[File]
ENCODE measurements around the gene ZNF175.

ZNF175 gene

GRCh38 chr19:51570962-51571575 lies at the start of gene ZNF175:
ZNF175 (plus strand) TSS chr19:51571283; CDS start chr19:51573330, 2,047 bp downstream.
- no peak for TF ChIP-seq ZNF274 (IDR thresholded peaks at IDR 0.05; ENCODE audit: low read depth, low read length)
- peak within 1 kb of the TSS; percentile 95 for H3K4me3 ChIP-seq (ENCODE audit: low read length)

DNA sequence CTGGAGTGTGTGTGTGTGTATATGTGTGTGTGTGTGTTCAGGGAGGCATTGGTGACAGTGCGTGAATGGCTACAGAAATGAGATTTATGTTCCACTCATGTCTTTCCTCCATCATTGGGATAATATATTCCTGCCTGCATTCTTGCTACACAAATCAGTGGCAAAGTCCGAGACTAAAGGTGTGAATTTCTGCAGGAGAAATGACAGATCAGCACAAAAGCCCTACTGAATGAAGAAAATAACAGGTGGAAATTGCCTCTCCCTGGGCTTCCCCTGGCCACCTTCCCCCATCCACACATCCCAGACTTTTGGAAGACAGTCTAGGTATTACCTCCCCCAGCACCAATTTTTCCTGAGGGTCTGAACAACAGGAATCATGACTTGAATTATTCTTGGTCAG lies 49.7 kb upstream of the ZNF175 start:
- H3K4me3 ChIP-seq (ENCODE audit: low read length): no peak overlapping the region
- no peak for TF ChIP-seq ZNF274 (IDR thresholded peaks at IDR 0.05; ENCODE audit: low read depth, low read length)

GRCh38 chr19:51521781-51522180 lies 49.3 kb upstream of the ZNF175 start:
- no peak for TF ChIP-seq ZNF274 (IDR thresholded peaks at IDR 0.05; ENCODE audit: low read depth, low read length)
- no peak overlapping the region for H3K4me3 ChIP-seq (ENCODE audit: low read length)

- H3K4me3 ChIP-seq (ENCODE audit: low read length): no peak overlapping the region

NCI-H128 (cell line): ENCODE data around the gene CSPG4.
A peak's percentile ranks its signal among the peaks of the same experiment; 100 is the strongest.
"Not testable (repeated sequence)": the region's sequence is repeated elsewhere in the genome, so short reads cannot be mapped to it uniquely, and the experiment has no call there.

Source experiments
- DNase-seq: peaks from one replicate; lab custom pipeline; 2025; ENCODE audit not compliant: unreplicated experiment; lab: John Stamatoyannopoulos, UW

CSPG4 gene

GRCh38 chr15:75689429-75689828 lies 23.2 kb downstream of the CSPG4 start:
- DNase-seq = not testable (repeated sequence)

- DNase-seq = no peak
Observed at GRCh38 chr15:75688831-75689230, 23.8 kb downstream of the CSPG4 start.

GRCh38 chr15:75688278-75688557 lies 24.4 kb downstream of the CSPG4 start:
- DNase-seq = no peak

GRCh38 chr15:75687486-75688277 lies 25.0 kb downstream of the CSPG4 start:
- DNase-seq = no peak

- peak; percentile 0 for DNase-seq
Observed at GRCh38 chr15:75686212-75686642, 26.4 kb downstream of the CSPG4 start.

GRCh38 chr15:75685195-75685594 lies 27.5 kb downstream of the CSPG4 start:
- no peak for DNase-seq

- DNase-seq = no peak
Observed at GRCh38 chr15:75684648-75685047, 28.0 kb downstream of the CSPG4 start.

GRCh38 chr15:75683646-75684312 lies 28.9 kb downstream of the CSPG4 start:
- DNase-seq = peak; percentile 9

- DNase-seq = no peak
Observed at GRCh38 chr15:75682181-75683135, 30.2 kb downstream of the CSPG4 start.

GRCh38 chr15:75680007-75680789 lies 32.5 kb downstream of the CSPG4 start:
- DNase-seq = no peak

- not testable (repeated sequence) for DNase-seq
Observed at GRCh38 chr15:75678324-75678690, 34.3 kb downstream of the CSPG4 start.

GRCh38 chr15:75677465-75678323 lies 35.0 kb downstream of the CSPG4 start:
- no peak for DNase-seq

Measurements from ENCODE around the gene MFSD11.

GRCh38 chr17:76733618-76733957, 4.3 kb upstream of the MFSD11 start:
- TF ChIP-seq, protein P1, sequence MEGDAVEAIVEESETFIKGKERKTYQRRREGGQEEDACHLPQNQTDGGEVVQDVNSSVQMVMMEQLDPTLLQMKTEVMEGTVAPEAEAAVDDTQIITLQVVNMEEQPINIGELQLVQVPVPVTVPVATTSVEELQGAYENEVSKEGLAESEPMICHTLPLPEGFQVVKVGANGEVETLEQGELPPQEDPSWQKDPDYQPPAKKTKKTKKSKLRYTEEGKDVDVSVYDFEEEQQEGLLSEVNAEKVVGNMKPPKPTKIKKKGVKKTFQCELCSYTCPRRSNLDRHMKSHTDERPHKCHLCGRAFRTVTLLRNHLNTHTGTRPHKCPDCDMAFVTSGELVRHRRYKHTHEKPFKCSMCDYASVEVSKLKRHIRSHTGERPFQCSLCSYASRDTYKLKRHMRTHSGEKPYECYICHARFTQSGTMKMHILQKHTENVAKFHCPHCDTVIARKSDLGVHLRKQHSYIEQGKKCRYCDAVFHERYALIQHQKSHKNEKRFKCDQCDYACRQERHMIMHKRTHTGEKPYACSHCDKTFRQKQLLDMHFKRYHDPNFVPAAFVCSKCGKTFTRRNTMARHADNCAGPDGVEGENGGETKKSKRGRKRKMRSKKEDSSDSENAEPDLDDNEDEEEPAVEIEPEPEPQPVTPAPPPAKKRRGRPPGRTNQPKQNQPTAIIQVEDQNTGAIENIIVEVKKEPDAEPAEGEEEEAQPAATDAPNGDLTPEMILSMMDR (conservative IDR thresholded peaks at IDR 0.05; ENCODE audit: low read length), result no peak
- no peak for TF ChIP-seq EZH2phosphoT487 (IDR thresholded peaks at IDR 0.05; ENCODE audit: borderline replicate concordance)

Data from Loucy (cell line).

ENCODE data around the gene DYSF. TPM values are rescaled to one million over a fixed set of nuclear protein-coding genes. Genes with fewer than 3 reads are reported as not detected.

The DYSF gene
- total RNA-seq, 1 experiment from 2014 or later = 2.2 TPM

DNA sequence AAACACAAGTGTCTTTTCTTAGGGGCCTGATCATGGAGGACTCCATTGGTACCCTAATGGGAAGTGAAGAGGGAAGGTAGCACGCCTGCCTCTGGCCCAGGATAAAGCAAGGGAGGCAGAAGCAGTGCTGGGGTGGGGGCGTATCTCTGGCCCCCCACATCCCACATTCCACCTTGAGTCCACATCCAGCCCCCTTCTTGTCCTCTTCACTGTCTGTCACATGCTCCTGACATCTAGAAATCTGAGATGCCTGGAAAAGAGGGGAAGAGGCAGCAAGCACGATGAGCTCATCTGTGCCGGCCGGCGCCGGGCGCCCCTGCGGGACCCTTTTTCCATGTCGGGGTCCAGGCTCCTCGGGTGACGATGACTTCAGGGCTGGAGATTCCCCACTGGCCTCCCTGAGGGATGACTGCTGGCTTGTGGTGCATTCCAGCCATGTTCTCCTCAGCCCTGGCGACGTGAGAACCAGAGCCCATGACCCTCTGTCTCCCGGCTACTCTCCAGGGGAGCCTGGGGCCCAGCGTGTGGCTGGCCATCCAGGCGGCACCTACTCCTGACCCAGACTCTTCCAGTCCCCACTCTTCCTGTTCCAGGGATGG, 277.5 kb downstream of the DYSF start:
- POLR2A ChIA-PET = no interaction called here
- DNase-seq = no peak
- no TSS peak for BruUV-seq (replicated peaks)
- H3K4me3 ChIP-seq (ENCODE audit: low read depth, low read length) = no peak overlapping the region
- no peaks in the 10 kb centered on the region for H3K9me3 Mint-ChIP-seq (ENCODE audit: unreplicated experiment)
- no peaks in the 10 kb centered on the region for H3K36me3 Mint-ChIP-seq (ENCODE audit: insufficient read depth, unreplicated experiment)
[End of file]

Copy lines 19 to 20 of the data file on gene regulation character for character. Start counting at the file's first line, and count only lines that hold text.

CSPG4 gene

GRCh38 chr15:75689429-75689828 lies 23.2 kb downstream of the CSPG4 start: